The very elaborate arrangements that have been put in place for printing electoral materials underline the deep distrust that exists between the various participants in our electoral process. It makes everything we do unnecessarily expensive and complicated.
I would so very much want to dismiss suggestions of people wanting to print extra ballot papers as a case of disappearing ink. I would have liked to be able to agree with President Mahama that plans to rig the electios in his favour were “absurd nonsense”. Unfortunately, I have seen extra ballot papers at a count in my constituency of Ho West. It was never explained how they got there. The only reason you knew they were illegitimate was that they had different colour ink from what was used at the polling station, used for the thumbprints and the signatures behind the ballot papers.
There are obviously people among us who do not think they should abide by the rules that have been set up for the election; they think it is okay to suborn every laid down regulation.
There is no other explanation for the many and elaborate and complicated rules that have emerged for our election. It seems , however, that the more rules that are made, the more determined some people are to frustrate the rules.
If people are determined to win elections by cheating, there is no basis for a competition and we are all wasting our time.
This week I am unable to give a 100 per cent of my attention to election matters. I have another death. This year, I seem to be doing nothing else but deal with unexpected and mostly sudden deaths of friends and relations.
Jake Obetsebi-Lamptey died, and for the first time in my life, I am in the middle of a political campaign without Otanka and I am feeling his absence. Paatii Ofosu-Amaah, my elegant, erudite brother-in-law who had spent a lifetime serving the World Bank, the African Development Bank and trying to sort out the mess in the Sudans died. He had announced he was coming home to register to vote and be part of the hurly-burly of Ghanaian life. One moment he was there and the next, he was gone and I can’t adjust to his absence.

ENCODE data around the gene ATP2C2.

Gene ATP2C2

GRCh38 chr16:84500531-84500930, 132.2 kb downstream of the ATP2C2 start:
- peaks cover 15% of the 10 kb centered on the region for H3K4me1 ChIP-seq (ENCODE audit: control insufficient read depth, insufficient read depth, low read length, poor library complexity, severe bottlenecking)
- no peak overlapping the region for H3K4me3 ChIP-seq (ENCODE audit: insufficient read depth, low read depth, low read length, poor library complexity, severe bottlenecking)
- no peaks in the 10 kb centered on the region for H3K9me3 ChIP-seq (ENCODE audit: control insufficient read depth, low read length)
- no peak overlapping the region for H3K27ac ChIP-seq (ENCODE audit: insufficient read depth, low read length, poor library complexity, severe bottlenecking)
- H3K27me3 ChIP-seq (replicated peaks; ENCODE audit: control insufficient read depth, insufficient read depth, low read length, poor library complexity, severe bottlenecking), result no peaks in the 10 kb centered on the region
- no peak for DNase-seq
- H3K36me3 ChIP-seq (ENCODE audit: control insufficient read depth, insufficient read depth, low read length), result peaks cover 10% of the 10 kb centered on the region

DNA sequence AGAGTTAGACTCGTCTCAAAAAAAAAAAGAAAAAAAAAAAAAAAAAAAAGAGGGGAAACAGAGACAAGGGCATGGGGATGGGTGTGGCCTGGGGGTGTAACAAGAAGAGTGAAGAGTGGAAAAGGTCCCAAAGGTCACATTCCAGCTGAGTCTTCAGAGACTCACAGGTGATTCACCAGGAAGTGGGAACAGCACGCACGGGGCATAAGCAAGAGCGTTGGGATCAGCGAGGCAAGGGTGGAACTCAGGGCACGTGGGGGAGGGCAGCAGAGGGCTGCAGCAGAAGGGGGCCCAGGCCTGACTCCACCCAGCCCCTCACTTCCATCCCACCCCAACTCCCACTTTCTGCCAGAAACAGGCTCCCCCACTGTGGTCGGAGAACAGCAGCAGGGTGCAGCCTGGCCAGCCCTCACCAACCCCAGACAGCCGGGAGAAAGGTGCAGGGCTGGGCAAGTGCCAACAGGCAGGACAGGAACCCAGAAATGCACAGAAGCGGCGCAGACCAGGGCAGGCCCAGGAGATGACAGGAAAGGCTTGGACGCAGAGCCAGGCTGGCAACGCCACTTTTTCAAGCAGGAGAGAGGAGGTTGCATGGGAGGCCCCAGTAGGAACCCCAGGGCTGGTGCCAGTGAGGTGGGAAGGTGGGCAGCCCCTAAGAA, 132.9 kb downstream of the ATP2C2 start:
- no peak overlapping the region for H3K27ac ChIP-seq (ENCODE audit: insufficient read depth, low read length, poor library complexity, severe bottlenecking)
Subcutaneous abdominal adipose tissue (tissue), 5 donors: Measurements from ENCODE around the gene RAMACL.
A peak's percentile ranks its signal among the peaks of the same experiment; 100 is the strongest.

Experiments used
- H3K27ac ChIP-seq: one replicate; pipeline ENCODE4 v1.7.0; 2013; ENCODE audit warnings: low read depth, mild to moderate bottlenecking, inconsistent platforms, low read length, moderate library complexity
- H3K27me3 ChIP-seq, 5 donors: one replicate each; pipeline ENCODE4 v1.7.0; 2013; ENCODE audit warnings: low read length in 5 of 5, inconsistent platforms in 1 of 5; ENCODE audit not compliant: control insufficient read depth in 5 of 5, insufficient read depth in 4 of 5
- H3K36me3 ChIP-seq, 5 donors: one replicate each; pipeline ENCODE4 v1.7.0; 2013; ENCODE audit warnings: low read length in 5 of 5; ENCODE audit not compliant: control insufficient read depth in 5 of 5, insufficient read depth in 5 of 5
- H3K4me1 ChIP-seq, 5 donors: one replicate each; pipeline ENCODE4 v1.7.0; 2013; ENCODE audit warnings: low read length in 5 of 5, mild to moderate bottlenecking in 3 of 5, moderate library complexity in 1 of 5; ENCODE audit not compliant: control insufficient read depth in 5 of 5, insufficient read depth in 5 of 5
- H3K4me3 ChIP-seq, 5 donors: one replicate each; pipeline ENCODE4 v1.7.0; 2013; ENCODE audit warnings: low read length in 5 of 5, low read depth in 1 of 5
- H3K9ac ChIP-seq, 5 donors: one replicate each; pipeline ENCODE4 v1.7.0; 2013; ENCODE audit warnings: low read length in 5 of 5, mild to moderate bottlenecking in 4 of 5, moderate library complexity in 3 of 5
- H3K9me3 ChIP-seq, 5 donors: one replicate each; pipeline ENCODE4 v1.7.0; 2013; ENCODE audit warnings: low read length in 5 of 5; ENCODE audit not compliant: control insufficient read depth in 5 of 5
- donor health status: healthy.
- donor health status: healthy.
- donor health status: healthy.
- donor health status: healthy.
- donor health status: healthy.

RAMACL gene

Two weeks ago, I buried my Auntie Charity. She who keeps me in good standing in all matters at Abutia and ensures I am kept supplied in gari and dzomi.
Later this week, I am burying someone who has been a feature of my life for more than 40 years. Goody Okyne, mother of Naana Odeibea, Mr Kobby, Madame Abyna Ansaa and Nii Okyne, died unexpectedly and suddenly three weeks ago.
I am not writing about her because of my personal loss even though I could write a treatise about that. I suspect lots of people might be interested in hearing about her as a great beer drinker, and some might say, no wonder Elizabeth got along with her so well. I qualify as a great beer drinker myself and so will keep the beer drinking out of it.
Of the many things in which she stood out in this life, there are two that deserve to be mentioned here. She loved plants and if it laid within her powers, this dear country of ours would be a beautiful garden of flowers and trees. She could turn the smallest space into the most exotic riot of colourful plants. Orchids currently dominate her garden but she grew everything and you need to spend time to be surprised by her many plants.
She loved to cook and serve everything with style. She never served a cup of tea without an elaborate tray. She had style.